By Nick Dean
Editor in Chief
I don’t remember the last time I got a piece of information from AOL. When I think AOL, I think two things: “You’ve got mail!” and screeching beeps coupled with a long waiting period until you can use your dial-up Internet. I don’t think of AOL as a major news provider — and recent events tell me that I never will.
The company bought The Huffington Post last week for $315 million. Granted, I have never liked the Huffington Post— you can picture a little man inside of my head that screams ‘biased!’ at the very mention of The Huffington Post — because every time I hear the name, that is what I think. It’s biased and so far left it didn’t even try to masquerade as something else.
Don’t think this is a journalist’s rant on objectivity. After all, this is a free country (at times). Read what you will and write the way you want. I just have a hard time reading something knowing an important detail is being left out to make the story too perfect for one side of the aisle.
AOL is suffering in the page-views section of online competition and, to put it frankly, CEO Tim Armstrong knows he has little time to solve that problem before AOL goes the way of dial-up — down.
AOL acquired the blog TechCrunch in September of last year and Armstrong said he is looking to cut across devices and interests when buying new companies. Boasting more than 40 million page views a month, The Huffington Post won’t disappoint and should bring many eyes to the now AOL site each month. However, the larger picture for online media is a doom and gloom one as another corporation gives a hefty, $315 million pat on the back of biased journalism. Well-know leftist pundit and founder of The Huffington Post, Arianna Huffington, will now make all editorial decisions for the news side. Her personal biases are apparent — through her past and the blog she just sold — so as AOL looks to increase readership it will also be promoting a style of journalism that does nothing but mar the face of an industry once full of morally sound (though crude and ink-stained) free press advocates.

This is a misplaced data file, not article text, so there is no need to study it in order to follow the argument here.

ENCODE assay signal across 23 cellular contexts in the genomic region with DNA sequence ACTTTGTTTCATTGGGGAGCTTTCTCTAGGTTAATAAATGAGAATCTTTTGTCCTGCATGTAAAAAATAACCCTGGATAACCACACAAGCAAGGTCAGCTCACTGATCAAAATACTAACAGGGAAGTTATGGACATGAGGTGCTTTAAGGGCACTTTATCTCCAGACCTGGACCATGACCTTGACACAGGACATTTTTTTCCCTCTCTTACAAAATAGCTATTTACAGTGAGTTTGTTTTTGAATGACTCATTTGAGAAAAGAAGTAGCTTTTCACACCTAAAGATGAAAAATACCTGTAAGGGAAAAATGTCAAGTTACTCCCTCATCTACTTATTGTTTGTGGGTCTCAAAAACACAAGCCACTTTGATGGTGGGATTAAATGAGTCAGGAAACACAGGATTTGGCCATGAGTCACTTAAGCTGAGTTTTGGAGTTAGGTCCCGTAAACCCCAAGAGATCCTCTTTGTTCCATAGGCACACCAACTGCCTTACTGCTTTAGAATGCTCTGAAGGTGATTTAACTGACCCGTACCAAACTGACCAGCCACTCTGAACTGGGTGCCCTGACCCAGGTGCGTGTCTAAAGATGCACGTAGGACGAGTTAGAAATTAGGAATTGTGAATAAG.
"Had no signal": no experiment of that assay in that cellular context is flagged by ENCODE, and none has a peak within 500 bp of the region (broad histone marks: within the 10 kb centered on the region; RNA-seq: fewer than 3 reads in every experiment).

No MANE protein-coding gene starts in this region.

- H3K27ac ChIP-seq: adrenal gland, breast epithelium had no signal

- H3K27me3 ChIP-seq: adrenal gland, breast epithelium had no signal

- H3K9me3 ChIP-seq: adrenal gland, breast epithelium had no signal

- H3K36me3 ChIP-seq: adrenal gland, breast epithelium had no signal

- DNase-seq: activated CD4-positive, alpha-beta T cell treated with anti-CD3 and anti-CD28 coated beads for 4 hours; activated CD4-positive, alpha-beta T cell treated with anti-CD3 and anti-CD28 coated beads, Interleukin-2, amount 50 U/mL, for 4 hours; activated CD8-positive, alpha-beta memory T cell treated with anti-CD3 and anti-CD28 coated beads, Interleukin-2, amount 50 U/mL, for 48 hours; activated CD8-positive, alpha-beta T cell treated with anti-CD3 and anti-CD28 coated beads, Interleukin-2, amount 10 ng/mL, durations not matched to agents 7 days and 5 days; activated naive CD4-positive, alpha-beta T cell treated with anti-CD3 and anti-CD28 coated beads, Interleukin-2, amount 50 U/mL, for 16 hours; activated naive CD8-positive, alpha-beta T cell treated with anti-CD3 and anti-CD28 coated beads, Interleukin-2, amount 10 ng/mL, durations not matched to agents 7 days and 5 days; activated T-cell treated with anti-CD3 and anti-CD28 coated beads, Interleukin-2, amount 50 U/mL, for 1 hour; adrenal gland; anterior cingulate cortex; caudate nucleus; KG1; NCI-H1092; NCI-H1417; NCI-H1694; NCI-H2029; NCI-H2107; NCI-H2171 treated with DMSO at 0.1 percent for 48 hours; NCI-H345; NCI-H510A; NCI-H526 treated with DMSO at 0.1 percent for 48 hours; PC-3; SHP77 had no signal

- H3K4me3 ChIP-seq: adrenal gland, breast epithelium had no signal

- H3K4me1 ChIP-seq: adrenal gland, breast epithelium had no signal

However, Huff’s new job mixed with her liberal bias isn’t the only reason the company has no sense of ethical journalism. The Business Insider leaked a document, The AOL Way, about Armstrong’s goals for the news side of AOL. To sum it up shortly: Produce more, produce it faster and make more money.
The new plan teaches their editors to decide on a story’s necessity based on the traffic it could bring to the site, the revenue potential and the turn-around time. A “profitability consideration” is what the company wants editors to use when deciding on the coverage of a story.
Thrown to the wind is the in-depth expose that takes time, hard work and a knack for the job. AOL could not care less for the true point of journalism.
To AOL, news stories are merely frames around which to place revenue-increasing advertisements. The actual words and their meaning for this world are of no worth. Their new acquisition may bring along a batch of journalists with some moral fiber — and some who prefer liberal analysis to wholesome analysis. Either way, if the new “way” is the standard for AOL then the dial-up screeching was their swan song and we will all begin to see messy, uninteresting and inaccurate news from the behind-the-times company using unethical means to grasp at some sense of relevancy.
Nick Dean is a junior journalism and political science major from Austin. He is the editor-in-chief of the Lariat.